Within a space of only two months, Meelunie had found the right solution, finished negotiations and worked with tesa scribos on a customized security label to suit the needs of the company. The final design was approved in February 2015. The order was signed in March and the labels delivered to the bag manufacturer in June. The first Windmill bags protected with the tesa scribos security label were produced in July 2015 and appeared on the market in August 2015.

How to inform the market of positive communications and a competitive advantage through a successful anti-counterfeit campaign

In parallel, Meelunie worked with tesa scribos on an effective communications campaign, an important element that should not be neglected if an anti-counterfeit concept is to be a success. Such campaigns seem even more crucial for products with quite a long shelf life. In the case of the Windmill potato starch, this meant a period of 24 months in which a mix of products with and without the security label would be found on the market.
In order to avoid any confusion and doubts, Meelunie designed and personally introduced a flyer to its distributors to explain the new security label, how it worked, its benefits for the distributors and their respective resellers. As the market is quite transparent and in an attempt to reach out to end-customers as well, Meelunie has also launched advertising campaigns to remind or present and explain to readers about the anti-counterfeit tools in place.

tesa PrioSpot and tesa connect & check

The solution chosen by Meelunie to protect its high quality Windmill products and brand image consists of a security label ‘tesa PrioSpot’ on each potato starch bag and an additional online tool - the ‘tesa connect & check’ platform. By scanning the QR code with a Smartphone or going on the website, distributors, resellers, customs officials and end-users can get information on how to confirm further proof points for the authenticity of the product.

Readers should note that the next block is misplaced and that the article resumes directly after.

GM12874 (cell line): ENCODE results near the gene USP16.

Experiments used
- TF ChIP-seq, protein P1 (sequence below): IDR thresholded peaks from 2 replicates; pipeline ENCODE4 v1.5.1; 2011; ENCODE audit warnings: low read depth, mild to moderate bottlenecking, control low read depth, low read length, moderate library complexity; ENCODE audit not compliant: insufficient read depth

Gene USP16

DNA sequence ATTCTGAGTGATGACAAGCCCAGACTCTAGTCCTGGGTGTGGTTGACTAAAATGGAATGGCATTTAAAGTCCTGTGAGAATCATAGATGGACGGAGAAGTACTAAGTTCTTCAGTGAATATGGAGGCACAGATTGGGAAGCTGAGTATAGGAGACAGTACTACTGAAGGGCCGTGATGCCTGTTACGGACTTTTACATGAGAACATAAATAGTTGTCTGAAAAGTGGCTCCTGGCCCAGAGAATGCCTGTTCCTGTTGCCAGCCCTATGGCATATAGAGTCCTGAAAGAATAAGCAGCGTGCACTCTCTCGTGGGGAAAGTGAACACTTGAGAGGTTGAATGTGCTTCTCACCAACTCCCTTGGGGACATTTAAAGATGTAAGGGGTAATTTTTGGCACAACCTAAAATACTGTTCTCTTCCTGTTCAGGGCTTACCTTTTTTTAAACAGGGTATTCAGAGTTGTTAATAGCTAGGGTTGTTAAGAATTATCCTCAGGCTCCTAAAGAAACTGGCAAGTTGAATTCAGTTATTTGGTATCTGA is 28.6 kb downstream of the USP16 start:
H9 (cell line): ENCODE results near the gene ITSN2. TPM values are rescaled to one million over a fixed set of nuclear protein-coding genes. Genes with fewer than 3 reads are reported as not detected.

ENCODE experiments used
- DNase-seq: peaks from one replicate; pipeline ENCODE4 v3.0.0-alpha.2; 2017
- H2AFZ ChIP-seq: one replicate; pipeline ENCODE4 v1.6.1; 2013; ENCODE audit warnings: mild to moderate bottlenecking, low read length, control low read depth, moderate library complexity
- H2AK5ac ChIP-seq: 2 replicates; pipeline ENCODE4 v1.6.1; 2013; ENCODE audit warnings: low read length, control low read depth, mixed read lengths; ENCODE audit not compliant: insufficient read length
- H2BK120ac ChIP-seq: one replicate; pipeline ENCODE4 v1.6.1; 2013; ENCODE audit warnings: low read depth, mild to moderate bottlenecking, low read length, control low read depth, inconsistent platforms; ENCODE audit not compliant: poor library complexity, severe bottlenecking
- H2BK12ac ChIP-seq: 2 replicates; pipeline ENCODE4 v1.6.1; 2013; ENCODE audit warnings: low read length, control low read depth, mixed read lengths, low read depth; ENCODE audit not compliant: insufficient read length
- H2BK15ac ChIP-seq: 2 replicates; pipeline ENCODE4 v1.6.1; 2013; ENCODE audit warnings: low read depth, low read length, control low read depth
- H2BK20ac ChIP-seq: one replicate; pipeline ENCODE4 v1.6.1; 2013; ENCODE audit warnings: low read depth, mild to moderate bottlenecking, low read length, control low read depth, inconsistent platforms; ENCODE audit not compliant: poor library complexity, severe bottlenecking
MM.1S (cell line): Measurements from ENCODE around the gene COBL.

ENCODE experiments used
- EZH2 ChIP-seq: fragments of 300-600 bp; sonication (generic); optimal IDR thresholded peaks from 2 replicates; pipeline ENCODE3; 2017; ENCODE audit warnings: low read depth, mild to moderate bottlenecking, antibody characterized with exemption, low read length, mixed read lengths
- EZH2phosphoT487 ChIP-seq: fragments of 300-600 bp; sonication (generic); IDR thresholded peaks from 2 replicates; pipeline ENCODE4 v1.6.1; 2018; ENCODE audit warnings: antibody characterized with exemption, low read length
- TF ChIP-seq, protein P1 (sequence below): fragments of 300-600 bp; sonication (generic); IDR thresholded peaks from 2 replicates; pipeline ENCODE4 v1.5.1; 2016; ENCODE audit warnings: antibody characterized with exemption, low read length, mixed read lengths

Both tools are well explained in a detailed information flyer for Meelunie’s partner network as follows:
Certificate of Authenticity on Windmill potato starch (effective from production date August 2015)

To prove that the product is authentic:
a. Every Windmill bag has a unique security code
b. The security code appears differently in direct light than in diffused light
c. A moving digit becomes visible when tilting the product in direct light

Scan QR code or go to the website:

Scan the QR code Enter the characters of the image The same code and appearance as on your product? Your product is authentic

Overall benefits & Return on investment (ROI)

tesa scribos products are 100% designed, developed and manufactured in the company’s unique production site and headquarters, based in Heidelberg (Germany). From there, they are directly delivered to the client, or in the case of Meelunie, to its exclusive supplier of bags, thus eliminating any possible point of failure in the supply chain. The bag manufacturer is responsible for applying a tesa PrioSpot security label on the Windmill bag before it is send to the potato starch factory. Each tesa PrioSpot security label contains an individual security code as well as various visible and hidden security characteristics, making it impossible to be reproduced or counterfeited.
With a service agreement based on an annual fee plus a small surcharge per label, Meelunie expects a rapid return on investment just by reducing the damage of counterfeits and without necessarily selling that much extra of the product.


When interviewed only nine months after the implementation of the solution, Jan van Vilsteren says that the company has received very positive feedback from the distributors. They have the impression of a higher demand for products with the label, despite the slightly higher price changed for them. As the market gets more and more saturated with products containing the security label, Meelunie has also noticed a steady growing number of scans through the website (tesa connect & check).
“The proof is in the pudding! Considering that in China, everything from water bottles to apples is basically protected with a QR code, we think it is already a very good sign to see so many scans. It means that more and more people have recognized the label and that we have done some good communication on what they should pay attention to, how to check what is real and what is not real”, explains Jan. van Vilsteren. “So we clearly met our objective to create a tool to distinguish the genuine material from the very well copied counterfeit material and to protect the brand value. Over time, we hope to generate a real surge in demand and a gain in market share as well, once counterfeit products have been eliminated. tesa PrioSpot and the tesa connect & check platform have made a real difference for our brand. With the scans, we now have a better idea of where the counterfeits are produced and we are able to take more direct actions in those regions.”
To conclude, Jan van Vilsteren underlines the highly skilled project team at tesa scribos and in particular, the competent advice of Dr. Anne Thielbeer, Meelunie’s dedicated Technical Project Manager at tesa scribos, throughout the project.